Opinion: Amid U.S. debate, Ga. must pass red flag laws

The Georgia Capitol.

The Georgia Capitol.

Usually in the aftermath of a mass shooting, the United States splits itself into two corners and prepares for several weeks of debate on what, if anything, can be done to prevent another one. It is so common now that before we can wrap our minds around the loss of life, many of us are blinded by our partisan leanings, which leads to either inaction or worse; terrible public policy. I know the American people, regardless of their political ideologies, want action to be taken here. While I believe there is a broader discussion to be had on federal domestic terrorism legislation and better coordination between the states and the Department on Homeland Security, I also believe that passing Red Flags laws on a statewide level is a positive first step.

The execution of Red Flag laws, also known as Extreme Risk Protect Orders or Gun Violence Restraining Orders, varies from state to state. However, the general concept is that someone close to an individual can petition a court to remove all firearms owned by that individual and keep them from securing other firearms for a limited amount of time due to the reasonable belief that an individual is a threat. For most ERPOs, the person petitioning the court must not only prove a relationship with the individual but also provide substantive evidence to the court. A clear pattern of disturbed, untreated psychological behavior is an example of what the court would be looking for in deciding if an ERPO is warranted.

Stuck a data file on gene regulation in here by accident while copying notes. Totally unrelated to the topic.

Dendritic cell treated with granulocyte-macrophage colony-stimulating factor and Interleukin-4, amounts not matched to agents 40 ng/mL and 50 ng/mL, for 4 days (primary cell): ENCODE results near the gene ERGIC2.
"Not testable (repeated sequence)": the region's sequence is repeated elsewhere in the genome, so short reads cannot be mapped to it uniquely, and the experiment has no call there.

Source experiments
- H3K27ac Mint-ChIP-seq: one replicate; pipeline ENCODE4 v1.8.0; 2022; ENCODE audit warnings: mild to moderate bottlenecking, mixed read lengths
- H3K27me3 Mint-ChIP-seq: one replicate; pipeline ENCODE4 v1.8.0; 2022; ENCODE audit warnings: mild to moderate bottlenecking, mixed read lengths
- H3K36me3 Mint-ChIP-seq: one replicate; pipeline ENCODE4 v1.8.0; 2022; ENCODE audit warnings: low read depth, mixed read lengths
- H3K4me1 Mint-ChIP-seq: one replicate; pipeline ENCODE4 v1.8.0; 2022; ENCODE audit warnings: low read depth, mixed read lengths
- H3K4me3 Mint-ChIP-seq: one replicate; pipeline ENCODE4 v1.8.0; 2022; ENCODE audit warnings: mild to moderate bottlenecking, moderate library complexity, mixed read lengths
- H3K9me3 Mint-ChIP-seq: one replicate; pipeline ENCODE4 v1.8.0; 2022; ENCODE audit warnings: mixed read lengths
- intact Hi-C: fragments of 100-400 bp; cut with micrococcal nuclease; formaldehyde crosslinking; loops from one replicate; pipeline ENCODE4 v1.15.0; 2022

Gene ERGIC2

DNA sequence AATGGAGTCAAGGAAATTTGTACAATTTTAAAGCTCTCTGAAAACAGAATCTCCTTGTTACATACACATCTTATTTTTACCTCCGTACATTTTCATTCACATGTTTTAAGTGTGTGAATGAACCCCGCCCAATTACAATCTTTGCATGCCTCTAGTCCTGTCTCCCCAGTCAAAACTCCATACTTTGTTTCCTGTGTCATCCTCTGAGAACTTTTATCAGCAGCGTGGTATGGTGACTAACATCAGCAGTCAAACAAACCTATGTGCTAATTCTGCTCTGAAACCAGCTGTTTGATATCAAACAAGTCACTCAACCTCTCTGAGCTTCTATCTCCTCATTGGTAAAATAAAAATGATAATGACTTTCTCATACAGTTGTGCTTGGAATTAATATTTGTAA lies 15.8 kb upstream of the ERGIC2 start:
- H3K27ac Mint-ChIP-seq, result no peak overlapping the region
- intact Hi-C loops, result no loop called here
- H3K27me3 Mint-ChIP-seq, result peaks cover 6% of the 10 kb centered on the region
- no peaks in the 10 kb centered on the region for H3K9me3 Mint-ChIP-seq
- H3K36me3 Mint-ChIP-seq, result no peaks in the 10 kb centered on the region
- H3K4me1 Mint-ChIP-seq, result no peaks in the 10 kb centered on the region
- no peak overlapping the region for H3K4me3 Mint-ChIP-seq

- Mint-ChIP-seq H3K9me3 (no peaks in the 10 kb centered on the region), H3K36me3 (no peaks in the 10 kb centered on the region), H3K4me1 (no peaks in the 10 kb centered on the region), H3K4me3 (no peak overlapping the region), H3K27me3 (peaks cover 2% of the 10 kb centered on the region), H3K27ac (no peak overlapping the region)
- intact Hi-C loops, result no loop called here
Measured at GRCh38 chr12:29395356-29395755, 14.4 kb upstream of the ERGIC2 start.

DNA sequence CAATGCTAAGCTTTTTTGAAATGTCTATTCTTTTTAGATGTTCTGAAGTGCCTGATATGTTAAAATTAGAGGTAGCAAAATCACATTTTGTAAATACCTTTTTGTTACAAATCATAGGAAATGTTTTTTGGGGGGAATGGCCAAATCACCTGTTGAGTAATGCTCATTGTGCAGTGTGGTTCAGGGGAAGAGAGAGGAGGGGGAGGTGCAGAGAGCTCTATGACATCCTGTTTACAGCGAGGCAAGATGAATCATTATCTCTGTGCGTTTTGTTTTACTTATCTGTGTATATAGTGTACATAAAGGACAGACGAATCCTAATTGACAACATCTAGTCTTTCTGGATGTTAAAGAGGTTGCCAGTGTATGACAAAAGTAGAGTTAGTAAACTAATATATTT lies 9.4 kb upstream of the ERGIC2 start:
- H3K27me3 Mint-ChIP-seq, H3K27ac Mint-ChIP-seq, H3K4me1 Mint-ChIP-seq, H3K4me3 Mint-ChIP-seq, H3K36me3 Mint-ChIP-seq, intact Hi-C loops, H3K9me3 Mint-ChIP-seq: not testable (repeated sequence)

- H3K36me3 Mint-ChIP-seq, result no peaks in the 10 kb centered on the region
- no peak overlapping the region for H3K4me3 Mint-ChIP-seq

My fellow conservatives, as well as Georgia’s gun owners, have a right to be concerned with any legislation or policies focused on mass shootings. We are often painted as the villains after a mass shooting: clinging to the Second Amendment while Americans are slaughtered. It is also true the progressive Left wants the Second Amendment gone and for law-abiding citizens to be disarmed, by force if necessary. However, those emotions and reactions are tied to an ideological fight that I am arguing have no grounds with the issues at hand. This is not, and has never been about, the Second Amendment or the right to bear arms. This is about protecting Georgians from the very real, consistent threat of domestic terrorism: whether that be from a lone wolf or an ideological, trained group.

But, to those who are still concerned, I offer the following counterpoints to the two major arguments I’ve seen from the Right concerning Red Flag laws. The first is that the suspicion of committing a crime is not enough to revoke, even temporarily, a citizen’s constitutional rights. A properly drafted Red Flag law does not rely on suspicion. Rather, it demands a clear chain of evidence: not just the word of the petitioners. The second is that it will not completely solve the problem of mass shootings in this country. No, it won’t. However, the idea that a proposed policy should be an exact and complete remedy for the situation the policy is being proposed on is, to be nice about it, not good enough. Not anymore.

It will take years of cultural and political shifts to push back on the problem. However, passing Red Flag laws now will give law enforcement a vital tool to protect American lives and that has been the position of American conservatives since September 12, 2001. Georgia has an opportunity to step up here and send a message to our fellow conservatives that we will lead in securing the safety of the American people. I say we do it.

Joel Truss, of Stockbridge, works with non-profit organizations as a political adviser.